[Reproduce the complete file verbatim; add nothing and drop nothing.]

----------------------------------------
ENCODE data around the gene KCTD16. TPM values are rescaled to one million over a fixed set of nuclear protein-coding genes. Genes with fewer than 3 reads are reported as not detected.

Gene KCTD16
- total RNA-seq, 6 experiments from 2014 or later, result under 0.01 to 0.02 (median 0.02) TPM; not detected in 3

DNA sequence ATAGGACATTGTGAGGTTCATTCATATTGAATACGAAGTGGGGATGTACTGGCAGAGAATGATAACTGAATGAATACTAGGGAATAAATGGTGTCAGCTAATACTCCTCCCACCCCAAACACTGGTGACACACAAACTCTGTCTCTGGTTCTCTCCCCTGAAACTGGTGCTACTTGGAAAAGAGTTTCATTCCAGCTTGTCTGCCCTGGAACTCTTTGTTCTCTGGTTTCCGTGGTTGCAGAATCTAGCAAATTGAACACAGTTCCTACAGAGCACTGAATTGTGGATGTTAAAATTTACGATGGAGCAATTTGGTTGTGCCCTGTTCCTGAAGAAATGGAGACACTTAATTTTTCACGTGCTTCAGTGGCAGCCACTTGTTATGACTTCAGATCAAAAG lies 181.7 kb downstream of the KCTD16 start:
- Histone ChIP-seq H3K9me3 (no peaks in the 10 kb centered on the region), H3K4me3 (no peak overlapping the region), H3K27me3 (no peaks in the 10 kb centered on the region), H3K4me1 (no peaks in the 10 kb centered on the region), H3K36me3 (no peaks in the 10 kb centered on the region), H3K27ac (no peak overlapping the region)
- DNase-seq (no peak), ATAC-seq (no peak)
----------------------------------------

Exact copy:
ENCODE data around the gene KCTD16. TPM values are rescaled to one million over a fixed set of nuclear protein-coding genes. Genes with fewer than 3 reads are reported as not detected.

Gene KCTD16
- total RNA-seq, 6 experiments from 2014 or later, result under 0.01 to 0.02 (median 0.02) TPM; not detected in 3

DNA sequence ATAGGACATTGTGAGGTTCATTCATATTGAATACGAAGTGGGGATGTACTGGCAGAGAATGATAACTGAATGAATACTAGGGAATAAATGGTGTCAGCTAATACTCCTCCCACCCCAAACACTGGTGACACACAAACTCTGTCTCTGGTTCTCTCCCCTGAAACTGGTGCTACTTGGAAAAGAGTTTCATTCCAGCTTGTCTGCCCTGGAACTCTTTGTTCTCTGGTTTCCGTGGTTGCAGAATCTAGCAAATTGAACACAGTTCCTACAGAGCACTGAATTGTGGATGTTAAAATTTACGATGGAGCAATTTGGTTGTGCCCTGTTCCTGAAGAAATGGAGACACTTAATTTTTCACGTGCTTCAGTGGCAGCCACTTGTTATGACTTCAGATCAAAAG lies 181.7 kb downstream of the KCTD16 start:
- Histone ChIP-seq H3K9me3 (no peaks in the 10 kb centered on the region), H3K4me3 (no peak overlapping the region), H3K27me3 (no peaks in the 10 kb centered on the region), H3K4me1 (no peaks in the 10 kb centered on the region), H3K36me3 (no peaks in the 10 kb centered on the region), H3K27ac (no peak overlapping the region)
- DNase-seq (no peak), ATAC-seq (no peak)